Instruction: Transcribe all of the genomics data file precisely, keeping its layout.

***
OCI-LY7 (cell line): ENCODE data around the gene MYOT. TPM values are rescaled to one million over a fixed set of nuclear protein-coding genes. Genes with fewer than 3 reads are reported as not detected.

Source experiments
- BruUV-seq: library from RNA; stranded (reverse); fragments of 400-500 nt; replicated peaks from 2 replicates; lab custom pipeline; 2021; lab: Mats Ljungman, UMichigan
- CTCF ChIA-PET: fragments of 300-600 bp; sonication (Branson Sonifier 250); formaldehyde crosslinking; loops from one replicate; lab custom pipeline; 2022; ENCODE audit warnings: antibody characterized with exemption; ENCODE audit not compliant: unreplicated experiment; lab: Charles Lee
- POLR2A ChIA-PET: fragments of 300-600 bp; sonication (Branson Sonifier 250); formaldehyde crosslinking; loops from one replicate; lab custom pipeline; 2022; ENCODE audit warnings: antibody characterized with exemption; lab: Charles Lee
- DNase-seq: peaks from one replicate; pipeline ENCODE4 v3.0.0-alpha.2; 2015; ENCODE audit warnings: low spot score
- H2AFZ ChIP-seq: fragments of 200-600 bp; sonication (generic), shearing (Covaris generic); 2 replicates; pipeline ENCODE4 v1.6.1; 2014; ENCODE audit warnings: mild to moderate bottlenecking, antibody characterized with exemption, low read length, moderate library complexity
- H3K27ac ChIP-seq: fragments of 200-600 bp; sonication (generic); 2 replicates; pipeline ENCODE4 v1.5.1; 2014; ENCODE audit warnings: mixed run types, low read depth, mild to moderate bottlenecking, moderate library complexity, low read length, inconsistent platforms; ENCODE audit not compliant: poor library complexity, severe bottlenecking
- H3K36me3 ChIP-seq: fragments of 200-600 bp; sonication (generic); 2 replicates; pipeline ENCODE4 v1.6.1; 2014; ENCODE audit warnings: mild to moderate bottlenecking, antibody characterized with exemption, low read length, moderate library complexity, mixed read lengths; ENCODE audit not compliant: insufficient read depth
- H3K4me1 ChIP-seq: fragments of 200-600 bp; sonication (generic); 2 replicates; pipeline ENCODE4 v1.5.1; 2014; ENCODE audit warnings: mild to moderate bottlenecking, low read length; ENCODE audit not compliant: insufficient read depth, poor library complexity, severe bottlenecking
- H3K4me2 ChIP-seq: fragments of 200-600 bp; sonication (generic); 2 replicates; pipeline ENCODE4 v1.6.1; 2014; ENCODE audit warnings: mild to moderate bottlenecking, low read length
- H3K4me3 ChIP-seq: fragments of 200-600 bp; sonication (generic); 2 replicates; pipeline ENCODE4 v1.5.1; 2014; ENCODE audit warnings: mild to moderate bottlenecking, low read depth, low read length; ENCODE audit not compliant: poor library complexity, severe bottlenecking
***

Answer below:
OCI-LY7 (cell line): ENCODE data around the gene MYOT. TPM values are rescaled to one million over a fixed set of nuclear protein-coding genes. Genes with fewer than 3 reads are reported as not detected.

Source experiments
- BruUV-seq: library from RNA; stranded (reverse); fragments of 400-500 nt; replicated peaks from 2 replicates; lab custom pipeline; 2021; lab: Mats Ljungman, UMichigan
- CTCF ChIA-PET: fragments of 300-600 bp; sonication (Branson Sonifier 250); formaldehyde crosslinking; loops from one replicate; lab custom pipeline; 2022; ENCODE audit warnings: antibody characterized with exemption; ENCODE audit not compliant: unreplicated experiment; lab: Charles Lee
- POLR2A ChIA-PET: fragments of 300-600 bp; sonication (Branson Sonifier 250); formaldehyde crosslinking; loops from one replicate; lab custom pipeline; 2022; ENCODE audit warnings: antibody characterized with exemption; lab: Charles Lee
- DNase-seq: peaks from one replicate; pipeline ENCODE4 v3.0.0-alpha.2; 2015; ENCODE audit warnings: low spot score
- H2AFZ ChIP-seq: fragments of 200-600 bp; sonication (generic), shearing (Covaris generic); 2 replicates; pipeline ENCODE4 v1.6.1; 2014; ENCODE audit warnings: mild to moderate bottlenecking, antibody characterized with exemption, low read length, moderate library complexity
- H3K27ac ChIP-seq: fragments of 200-600 bp; sonication (generic); 2 replicates; pipeline ENCODE4 v1.5.1; 2014; ENCODE audit warnings: mixed run types, low read depth, mild to moderate bottlenecking, moderate library complexity, low read length, inconsistent platforms; ENCODE audit not compliant: poor library complexity, severe bottlenecking
- H3K36me3 ChIP-seq: fragments of 200-600 bp; sonication (generic); 2 replicates; pipeline ENCODE4 v1.6.1; 2014; ENCODE audit warnings: mild to moderate bottlenecking, antibody characterized with exemption, low read length, moderate library complexity, mixed read lengths; ENCODE audit not compliant: insufficient read depth
- H3K4me1 ChIP-seq: fragments of 200-600 bp; sonication (generic); 2 replicates; pipeline ENCODE4 v1.5.1; 2014; ENCODE audit warnings: mild to moderate bottlenecking, low read length; ENCODE audit not compliant: insufficient read depth, poor library complexity, severe bottlenecking
- H3K4me2 ChIP-seq: fragments of 200-600 bp; sonication (generic); 2 replicates; pipeline ENCODE4 v1.6.1; 2014; ENCODE audit warnings: mild to moderate bottlenecking, low read length
- H3K4me3 ChIP-seq: fragments of 200-600 bp; sonication (generic); 2 replicates; pipeline ENCODE4 v1.5.1; 2014; ENCODE audit warnings: mild to moderate bottlenecking, low read depth, low read length; ENCODE audit not compliant: poor library complexity, severe bottlenecking